Budget cuts ‘coming to fruition’

Haigh, speaking in a tone of frustration to councilors, described the loss of the midnight coverage as the fiscal year 2023 budget cuts “coming to fruition,” referring to the City Council’s vote in May 2022 to reduce the Police Department budget by $400,000 for salaries and $25,000 in expenses.

According to councilors, the cut was meant to signal that “major change” was needed in the department following the May 6 jury verdict in Hampshire County Superior Court that found the chief and the Greenfield Police Department racially discriminated against former Officer Patrick Buchanan and that the city was liable for racial discrimination during the promotional process for sergeants.

At the time, this budget cut was expected to mean the loss of eight officers. However, the Police Department came up with a plan to prevent layoffs, which included removing the part-time officer program (a change that would also eliminate summer bicycle patrols), placing detectives on a hybrid schedule by splitting their time between patrol and detective work, and allowing some open or soon-to-be open management positions to remain unfilled.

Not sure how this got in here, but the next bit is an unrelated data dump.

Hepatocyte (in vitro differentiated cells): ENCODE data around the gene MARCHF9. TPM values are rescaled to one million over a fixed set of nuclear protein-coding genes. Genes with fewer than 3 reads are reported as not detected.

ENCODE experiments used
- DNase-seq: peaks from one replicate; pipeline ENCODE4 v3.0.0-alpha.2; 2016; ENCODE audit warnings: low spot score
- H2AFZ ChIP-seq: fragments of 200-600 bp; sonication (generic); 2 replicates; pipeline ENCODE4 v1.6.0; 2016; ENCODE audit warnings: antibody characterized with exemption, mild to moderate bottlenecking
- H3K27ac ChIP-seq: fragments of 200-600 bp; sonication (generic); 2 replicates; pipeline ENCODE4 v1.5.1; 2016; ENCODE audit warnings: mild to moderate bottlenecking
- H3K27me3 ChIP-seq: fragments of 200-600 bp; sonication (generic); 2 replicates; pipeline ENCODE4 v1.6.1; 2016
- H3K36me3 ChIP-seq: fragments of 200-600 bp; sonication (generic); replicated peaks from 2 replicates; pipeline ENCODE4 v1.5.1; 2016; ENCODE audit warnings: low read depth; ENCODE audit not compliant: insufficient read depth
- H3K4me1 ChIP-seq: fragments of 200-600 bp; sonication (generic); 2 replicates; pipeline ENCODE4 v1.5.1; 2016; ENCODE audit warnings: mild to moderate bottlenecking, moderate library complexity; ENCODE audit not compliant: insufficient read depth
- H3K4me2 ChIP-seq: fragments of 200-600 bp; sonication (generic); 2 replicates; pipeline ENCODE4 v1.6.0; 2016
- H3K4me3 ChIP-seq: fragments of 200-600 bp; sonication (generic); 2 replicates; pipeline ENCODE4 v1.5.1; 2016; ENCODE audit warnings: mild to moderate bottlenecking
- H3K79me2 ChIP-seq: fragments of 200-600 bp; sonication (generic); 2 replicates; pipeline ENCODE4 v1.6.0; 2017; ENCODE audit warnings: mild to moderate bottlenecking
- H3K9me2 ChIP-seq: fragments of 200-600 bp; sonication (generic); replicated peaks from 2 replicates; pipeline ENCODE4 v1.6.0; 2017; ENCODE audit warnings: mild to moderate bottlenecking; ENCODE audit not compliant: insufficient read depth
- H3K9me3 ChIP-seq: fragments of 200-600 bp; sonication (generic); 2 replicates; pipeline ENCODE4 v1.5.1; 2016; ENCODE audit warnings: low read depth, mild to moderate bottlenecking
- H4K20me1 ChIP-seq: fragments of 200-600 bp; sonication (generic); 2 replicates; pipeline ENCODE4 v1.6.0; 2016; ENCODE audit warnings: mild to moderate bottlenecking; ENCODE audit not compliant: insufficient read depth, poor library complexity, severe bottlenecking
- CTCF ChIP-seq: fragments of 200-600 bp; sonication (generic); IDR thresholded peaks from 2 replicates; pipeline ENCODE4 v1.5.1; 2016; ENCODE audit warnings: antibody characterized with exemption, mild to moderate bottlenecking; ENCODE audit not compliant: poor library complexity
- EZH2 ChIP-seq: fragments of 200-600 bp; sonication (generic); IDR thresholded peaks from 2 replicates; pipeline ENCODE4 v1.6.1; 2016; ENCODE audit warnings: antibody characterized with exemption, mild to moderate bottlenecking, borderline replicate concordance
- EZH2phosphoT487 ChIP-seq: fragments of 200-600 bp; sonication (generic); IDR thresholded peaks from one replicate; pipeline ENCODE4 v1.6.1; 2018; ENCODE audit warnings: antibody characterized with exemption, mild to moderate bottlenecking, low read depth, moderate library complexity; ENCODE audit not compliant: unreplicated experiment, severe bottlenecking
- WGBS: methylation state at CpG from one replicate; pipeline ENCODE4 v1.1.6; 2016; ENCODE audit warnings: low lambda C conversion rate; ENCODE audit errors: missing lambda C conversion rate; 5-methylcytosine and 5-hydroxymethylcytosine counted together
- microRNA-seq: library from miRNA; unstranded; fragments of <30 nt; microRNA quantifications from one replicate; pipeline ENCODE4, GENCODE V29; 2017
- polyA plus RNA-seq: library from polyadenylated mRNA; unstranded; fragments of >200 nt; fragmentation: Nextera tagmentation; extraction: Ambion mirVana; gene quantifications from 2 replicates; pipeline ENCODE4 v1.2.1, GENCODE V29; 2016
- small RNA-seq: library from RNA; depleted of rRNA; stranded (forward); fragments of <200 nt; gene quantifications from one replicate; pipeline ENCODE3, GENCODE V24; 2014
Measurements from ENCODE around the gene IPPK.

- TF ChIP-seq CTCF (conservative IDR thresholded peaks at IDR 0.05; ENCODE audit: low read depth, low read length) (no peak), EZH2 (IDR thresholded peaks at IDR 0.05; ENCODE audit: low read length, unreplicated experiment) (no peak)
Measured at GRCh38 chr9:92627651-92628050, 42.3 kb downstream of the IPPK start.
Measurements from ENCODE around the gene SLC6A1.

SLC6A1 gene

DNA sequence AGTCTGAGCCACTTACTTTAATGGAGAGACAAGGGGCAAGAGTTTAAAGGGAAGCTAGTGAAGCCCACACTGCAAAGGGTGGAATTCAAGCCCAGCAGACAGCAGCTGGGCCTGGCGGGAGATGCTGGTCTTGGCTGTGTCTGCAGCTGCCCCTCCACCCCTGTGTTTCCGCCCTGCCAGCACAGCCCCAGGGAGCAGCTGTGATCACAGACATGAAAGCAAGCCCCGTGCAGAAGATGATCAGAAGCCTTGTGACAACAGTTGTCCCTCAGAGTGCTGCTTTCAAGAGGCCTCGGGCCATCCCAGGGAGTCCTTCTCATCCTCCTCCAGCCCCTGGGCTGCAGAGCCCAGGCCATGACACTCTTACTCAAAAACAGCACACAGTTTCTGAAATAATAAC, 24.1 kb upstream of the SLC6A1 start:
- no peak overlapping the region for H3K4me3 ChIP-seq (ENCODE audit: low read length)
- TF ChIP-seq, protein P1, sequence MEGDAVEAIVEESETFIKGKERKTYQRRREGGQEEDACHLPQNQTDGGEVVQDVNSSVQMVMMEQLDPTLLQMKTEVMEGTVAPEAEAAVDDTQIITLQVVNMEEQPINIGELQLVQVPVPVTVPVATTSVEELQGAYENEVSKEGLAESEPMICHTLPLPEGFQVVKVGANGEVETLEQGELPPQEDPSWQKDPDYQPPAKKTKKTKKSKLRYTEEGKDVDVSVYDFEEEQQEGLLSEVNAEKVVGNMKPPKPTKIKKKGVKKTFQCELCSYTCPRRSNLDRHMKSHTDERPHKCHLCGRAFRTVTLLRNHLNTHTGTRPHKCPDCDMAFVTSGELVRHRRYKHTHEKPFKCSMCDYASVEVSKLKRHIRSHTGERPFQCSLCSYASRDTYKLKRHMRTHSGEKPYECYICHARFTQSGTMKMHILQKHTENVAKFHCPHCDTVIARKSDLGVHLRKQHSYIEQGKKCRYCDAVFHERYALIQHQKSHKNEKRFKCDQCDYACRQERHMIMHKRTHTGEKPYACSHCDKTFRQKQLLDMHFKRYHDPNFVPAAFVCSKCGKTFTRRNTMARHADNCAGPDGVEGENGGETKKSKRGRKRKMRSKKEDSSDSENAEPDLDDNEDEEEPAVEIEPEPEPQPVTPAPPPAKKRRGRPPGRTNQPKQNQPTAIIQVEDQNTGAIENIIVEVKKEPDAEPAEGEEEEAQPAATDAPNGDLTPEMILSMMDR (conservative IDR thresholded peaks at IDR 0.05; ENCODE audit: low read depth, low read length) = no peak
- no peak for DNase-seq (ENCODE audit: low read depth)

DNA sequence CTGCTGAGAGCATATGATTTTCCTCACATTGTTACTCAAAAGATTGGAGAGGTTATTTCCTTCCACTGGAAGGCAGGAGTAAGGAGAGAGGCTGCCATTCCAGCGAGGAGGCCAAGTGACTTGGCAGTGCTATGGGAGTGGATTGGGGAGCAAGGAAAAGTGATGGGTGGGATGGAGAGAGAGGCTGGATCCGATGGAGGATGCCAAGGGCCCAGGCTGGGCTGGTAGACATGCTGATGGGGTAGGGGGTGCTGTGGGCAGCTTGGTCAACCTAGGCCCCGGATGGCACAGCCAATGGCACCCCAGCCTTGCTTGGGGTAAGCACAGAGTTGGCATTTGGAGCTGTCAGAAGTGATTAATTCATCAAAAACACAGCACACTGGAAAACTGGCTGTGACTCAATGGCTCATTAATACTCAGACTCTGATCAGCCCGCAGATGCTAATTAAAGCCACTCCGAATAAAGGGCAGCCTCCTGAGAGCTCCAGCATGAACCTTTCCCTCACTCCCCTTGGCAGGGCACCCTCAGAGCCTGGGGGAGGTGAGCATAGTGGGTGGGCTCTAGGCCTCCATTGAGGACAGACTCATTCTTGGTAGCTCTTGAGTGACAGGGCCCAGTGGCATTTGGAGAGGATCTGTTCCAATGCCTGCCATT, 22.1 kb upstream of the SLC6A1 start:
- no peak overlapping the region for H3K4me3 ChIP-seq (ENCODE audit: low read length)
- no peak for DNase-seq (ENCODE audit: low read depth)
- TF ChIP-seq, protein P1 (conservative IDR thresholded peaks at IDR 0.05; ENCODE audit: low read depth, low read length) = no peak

“The cuts would have been devastating if we let eight young people go,” Haigh said. “You wanted (to cut) the big salaries, but I’m sorry, that’s not how it works. ... So I gambled because I believed certain people were going to be leaving. … I rolled the dice on it, and I’ve rolled it as far as I can go because I didn’t believe, in the interest of public safety, it was smart to get rid of a midnight shift.”

In Franklin County, Montague, Deerfield and Orange have overnight coverage, with Greenfield (presently) as primary mutual aid backup for Montague and Deerfield, according to Haigh. The majority of the other communities are served by State Police. Deputy Chief William Gordon said since July 1, the department has logged 3,800 calls between 11 p.m. and 7 a.m.

Haigh told councilors it takes six officers to run a “low-base, adequate, safe” midnight shift, noting that in the wake of recent retirements and officers leaving to work in other communities, the department is short three supervisors.